China 'to Set Up Its First Base' in Pacific Under Proposed Security Pact With Solomon Islands
Beijing has been stepping up its diplomatic and naval presence in the Pacific Ocean to counter the US, which is also in the process of renewing its treaty commitments with other Pacific nations as part of the 'Indo-Pacific Strategy'.
A proposed "security cooperation" pact between China and the Solomon Islands envisages Chinese vessels carrying out "logistical replenishments", "stopovers" and "transition" in the Pacific nation, according to a leaked draft of the security agreement.
As per the document that surfaced on Thursday, "relevant forces of China can be used to protect the safety of Chinese personnel and major projects" on the Solomon Islands.
The proposed pact also states that the government of the Solomon Islands could request that Beijing deploy its armed police, military personnel, armed forces and other law-enforcement personnel in the Solomon Islands to carry out various security-related or humanitarian missions.
Dr Anna Powles, a New Zealand expert in Pacific geopolitics, reckoned that the sealing of the security pact would also mean that logistics and supplies would be available for the People's Liberation Army-Navy (PLAN) in the Solomon Islands. She also wondered if that would mean a Chinese "base" in the Solomon Islands, which could be Beijing's first in the Pacific region.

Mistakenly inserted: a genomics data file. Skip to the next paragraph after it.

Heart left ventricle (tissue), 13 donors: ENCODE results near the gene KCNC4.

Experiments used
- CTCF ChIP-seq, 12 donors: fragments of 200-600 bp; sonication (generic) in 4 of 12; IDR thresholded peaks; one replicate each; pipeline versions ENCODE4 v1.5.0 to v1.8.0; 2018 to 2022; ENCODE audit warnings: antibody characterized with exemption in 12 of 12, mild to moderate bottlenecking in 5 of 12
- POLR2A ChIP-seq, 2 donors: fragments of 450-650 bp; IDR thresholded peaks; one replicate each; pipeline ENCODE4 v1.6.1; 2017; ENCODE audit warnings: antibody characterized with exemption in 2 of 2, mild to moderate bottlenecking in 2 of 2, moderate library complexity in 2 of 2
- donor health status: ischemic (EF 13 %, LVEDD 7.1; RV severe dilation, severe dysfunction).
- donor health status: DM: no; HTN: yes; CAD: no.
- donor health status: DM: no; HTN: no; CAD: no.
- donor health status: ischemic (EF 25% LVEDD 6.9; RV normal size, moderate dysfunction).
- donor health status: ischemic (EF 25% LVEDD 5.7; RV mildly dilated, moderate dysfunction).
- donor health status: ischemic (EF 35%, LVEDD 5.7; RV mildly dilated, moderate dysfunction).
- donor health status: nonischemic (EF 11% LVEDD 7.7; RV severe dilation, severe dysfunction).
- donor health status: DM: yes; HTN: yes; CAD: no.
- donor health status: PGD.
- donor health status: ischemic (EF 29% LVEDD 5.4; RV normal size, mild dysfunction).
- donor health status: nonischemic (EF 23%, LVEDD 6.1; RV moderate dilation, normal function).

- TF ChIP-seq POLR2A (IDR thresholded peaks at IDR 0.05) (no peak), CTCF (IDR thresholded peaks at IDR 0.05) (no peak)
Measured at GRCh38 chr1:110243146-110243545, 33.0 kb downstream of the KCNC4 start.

The draft of the security pact surfaces against the backdrop of growing security ties between the Solomon Islands and China. The Pacific nation switched its diplomatic allegiance from Taiwan to China only in 2019, after a meeting between Prime Minister Manasseh Sogavare and Chinese President Xi Jinping in Beijing.
China is also the Solomon Islands' largest trading partner, and grants duty-free access to 97 percent of exports from the islands.
Last December, Prime Minister Manasseh Sogavare's invited Chinese riot police to quell the violent demonstrations in the capital Honiara. The protestors were aggrieved by the the government's decision to nix diplomatic support for Taiwan in favour of Beijing.
At the time, Sogavare had claimed that the rioting in the capital city as well as its Chinatown had been "incited from abroad".
Police and military personnel had also been flown in from Australia and New Zealand among other countries to stem the violent demonstrations at the time, as per a government statement.
Australian defence officials at the time had reportedly expressed displeasure over Honiara's offer to accept security assistance from China, claiming that the development could mark the beginning of more security aid from Beijing in the future.
The US and its Western partners, including Australia, have been involved in a stiff geopolitical competition for influence among the Pacific Island nations.
Washington is currently in the process of ramping up US military facilities in the Pacific region to counter Beijing's rising influence, as announced during the Global Posture Review by the Pentagon last year.
America has funding agreements, or the Compacts of Free Association (COFA), with Micronesia, the Republic of the Marshall Islands and the Republic of Palau.
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